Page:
Samuel Gompers  (January 27, 1850 – December 13, 1924) was
an English-born American labor union leader and a key figure in
American labor history. Gompers founded the American Federation of
Labor (AFL), and served as the organization's president from 1886 to
1894, and from 1895 until his death in 1924. He promoted harmony among
the different craft unions that comprised the AFL, trying to minimize
jurisdictional battles. He promoted thorough organization and
collective bargaining, to secure shorter hours and higher wages, the
first essential steps, he believed, to emancipating labor. He also
encouraged the AFL to take political action to "elect their friends"
and "defeat their enemies". He mostly supported Democrats, but
sometimes Republicans. He strongly opposed Socialists. During World
War I, Gompers and the AFL openly supported the war effort, attempting
to avert strikes and boost morale while raising wage rates and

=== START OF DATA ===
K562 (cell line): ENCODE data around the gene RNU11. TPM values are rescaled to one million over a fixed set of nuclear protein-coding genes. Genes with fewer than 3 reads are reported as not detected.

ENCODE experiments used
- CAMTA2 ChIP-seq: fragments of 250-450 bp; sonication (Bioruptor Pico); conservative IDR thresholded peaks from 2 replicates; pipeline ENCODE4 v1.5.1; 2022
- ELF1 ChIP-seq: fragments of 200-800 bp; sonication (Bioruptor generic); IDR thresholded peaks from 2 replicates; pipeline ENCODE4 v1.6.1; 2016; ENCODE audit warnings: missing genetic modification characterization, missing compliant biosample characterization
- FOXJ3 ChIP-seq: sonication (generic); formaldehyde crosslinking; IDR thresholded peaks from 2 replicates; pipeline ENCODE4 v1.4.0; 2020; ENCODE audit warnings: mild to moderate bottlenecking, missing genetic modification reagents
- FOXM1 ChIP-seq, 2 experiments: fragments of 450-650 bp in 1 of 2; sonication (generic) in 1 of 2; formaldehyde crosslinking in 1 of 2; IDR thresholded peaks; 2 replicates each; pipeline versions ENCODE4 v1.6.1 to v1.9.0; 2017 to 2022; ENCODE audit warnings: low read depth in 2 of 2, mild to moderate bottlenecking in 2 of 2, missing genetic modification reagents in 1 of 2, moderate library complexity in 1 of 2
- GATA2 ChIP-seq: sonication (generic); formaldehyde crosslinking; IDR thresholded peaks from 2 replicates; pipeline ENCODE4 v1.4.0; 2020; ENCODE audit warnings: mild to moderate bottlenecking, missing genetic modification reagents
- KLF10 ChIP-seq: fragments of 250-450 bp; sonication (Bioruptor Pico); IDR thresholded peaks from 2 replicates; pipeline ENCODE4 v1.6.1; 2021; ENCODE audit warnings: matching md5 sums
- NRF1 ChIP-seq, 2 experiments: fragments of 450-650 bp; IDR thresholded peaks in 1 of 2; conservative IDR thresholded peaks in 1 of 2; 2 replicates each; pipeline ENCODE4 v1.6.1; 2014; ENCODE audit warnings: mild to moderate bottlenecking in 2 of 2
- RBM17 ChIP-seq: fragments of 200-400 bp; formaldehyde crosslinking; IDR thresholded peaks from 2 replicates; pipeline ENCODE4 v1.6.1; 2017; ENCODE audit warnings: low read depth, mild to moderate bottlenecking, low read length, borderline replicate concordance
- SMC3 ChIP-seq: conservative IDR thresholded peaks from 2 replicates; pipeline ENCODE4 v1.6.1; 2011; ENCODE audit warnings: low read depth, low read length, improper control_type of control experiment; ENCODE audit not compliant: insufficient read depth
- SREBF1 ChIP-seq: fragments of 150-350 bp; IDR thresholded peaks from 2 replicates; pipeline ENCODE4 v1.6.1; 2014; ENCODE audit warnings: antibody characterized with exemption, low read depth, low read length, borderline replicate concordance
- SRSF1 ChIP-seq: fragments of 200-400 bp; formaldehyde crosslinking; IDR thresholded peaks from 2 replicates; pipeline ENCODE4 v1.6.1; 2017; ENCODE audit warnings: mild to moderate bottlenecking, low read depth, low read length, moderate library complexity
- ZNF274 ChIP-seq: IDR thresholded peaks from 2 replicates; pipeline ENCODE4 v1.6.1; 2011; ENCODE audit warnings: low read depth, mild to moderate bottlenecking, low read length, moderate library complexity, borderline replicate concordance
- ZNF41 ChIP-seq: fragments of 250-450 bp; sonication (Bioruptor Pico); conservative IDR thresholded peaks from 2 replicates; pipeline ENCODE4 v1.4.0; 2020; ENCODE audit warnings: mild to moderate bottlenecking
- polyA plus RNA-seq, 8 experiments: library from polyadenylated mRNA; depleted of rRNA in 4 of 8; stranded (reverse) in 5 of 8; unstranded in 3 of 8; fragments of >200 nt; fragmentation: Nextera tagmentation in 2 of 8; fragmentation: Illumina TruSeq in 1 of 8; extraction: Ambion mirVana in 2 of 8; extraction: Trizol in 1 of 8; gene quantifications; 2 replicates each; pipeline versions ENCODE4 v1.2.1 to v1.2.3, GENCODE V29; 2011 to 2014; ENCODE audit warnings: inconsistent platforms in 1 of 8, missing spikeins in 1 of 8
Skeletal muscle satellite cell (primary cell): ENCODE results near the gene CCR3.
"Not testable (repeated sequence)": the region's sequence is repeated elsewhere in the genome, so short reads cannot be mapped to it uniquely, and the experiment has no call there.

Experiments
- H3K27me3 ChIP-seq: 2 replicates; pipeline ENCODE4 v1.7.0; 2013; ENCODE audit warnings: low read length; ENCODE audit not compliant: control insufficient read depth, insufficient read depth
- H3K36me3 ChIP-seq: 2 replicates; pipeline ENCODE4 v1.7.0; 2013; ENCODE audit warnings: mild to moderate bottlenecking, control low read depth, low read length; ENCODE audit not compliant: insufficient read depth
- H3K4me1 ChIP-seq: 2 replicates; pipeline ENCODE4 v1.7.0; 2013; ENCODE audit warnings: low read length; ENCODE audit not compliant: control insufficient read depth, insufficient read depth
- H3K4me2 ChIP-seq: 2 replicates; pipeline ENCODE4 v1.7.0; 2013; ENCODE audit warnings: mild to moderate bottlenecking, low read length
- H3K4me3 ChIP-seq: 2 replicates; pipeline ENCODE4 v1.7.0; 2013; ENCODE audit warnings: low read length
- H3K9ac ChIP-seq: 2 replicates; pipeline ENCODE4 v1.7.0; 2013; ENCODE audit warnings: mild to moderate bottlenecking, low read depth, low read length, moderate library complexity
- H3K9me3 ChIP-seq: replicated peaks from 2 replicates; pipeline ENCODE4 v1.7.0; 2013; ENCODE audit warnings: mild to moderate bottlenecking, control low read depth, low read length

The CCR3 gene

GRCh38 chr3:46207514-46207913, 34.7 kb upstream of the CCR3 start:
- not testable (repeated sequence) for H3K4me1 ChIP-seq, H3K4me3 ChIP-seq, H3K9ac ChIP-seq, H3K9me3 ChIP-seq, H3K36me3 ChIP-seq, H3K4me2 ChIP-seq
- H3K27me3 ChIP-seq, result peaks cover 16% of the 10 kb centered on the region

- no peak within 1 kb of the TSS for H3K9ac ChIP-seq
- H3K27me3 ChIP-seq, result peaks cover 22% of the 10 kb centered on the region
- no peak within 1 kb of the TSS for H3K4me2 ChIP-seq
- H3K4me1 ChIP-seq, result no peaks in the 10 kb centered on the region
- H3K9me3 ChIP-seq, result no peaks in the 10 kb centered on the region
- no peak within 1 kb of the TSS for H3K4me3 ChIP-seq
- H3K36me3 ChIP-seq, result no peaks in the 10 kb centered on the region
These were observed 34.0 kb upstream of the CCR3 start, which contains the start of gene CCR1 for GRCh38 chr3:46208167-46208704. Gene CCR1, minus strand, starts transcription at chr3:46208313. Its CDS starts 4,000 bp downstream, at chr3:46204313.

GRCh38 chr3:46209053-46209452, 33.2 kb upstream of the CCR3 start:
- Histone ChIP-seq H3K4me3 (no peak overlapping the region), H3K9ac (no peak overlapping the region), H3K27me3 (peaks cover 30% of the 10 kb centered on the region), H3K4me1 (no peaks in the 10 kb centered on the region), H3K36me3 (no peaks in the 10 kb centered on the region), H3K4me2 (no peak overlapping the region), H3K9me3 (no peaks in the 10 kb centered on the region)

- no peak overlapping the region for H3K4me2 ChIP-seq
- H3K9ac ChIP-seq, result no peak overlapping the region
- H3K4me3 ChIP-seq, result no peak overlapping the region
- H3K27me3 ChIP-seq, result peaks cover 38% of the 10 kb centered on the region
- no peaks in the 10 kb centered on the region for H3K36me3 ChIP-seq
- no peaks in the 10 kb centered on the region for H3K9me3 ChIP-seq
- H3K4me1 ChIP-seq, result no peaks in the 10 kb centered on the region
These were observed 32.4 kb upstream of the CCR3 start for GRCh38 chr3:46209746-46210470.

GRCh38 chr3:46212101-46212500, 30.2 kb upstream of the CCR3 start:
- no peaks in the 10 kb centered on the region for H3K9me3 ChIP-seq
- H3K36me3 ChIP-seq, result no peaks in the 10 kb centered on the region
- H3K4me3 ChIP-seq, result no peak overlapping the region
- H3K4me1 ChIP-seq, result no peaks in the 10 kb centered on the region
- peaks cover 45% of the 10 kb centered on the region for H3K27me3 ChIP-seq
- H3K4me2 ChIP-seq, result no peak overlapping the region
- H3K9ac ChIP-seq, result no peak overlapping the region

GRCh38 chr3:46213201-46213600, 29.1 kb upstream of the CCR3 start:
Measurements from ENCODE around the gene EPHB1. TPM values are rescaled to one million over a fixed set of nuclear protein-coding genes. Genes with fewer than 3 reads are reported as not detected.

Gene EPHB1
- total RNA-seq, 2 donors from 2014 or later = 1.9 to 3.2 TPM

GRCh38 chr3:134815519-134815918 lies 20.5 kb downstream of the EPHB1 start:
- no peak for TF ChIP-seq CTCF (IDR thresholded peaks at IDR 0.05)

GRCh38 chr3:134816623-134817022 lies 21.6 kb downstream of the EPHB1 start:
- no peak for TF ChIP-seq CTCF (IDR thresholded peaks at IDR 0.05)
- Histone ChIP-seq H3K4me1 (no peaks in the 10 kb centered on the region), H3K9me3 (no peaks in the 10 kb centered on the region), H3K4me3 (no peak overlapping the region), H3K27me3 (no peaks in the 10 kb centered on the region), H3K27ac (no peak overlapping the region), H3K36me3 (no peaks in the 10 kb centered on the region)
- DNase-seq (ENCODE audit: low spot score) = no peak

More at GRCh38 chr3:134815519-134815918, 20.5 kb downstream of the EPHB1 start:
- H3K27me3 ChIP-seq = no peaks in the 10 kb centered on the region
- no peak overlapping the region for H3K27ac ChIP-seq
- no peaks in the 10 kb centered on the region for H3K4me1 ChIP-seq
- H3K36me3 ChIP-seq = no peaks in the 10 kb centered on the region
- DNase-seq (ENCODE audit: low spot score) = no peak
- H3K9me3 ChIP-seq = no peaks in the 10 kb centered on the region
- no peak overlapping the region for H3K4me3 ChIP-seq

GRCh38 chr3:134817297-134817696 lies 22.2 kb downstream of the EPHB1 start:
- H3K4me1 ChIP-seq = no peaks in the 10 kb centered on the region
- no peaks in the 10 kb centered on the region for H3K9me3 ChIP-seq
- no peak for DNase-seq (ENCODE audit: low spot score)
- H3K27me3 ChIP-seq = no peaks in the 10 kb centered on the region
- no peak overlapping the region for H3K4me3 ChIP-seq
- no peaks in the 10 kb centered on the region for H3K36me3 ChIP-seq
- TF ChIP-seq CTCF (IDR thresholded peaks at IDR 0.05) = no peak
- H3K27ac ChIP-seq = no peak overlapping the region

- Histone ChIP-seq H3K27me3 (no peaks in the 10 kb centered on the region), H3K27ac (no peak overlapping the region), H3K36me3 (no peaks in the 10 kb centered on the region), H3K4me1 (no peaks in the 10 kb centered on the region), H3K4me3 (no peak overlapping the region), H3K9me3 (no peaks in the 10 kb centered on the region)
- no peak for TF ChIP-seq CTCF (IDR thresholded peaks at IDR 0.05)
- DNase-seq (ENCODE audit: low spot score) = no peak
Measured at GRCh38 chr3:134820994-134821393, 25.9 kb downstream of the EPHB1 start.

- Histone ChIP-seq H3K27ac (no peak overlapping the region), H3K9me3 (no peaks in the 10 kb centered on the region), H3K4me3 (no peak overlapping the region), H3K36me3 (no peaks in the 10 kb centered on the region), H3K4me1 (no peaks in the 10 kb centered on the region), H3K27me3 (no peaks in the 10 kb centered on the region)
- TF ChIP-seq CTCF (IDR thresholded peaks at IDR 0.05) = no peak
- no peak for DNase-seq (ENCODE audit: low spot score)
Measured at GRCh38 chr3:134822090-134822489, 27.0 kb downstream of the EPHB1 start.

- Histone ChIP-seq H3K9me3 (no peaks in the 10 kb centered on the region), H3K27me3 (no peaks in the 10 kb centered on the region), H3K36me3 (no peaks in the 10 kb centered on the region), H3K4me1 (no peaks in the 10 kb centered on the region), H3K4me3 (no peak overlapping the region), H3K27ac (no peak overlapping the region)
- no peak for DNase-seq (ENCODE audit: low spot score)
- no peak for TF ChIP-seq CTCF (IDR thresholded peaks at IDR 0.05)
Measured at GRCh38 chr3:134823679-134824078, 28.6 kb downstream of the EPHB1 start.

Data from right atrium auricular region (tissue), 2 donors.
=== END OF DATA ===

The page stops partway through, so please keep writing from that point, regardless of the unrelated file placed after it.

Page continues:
1 Early life
2 Young worker at the bench
Cigar Makers' International Union
Cigar Makers' International Union career
4 Leading the AFL
4.1 Immigration and foreign affairs
5 Death and legacy
6.1 Other books and pamphlets
7 See also
9 Further reading
9.1 Archival collections
10 External links
Samuel Gompers was born on January 27, 1850, in London, England into a
Jewish family that originally hailed from Amsterdam. When he was
six, Samuel was sent to the Jewish Free School, where he received a
basic education. His elementary school career was brief, however,
since a mere three months after his tenth birthday Gompers was removed
from school and sent to work as an apprentice cigar maker to help earn
money for his impoverished family.
Gompers was able to continue his studies in night school, however,
during which time he learned
Hebrew and studied the Talmud, a process
that he long later recalled was akin to studying law. Gompers
Hebrew in his youth, but held
Yiddish in low regard.
Young worker at the bench
Gompers as he appeared in 1894
Owing to dire financial straits, the Gompers family immigrated to the
United States in 1863, settling in the
Lower East Side
Lower East Side of
New York City. Gompers' father was engaged in the manufacture of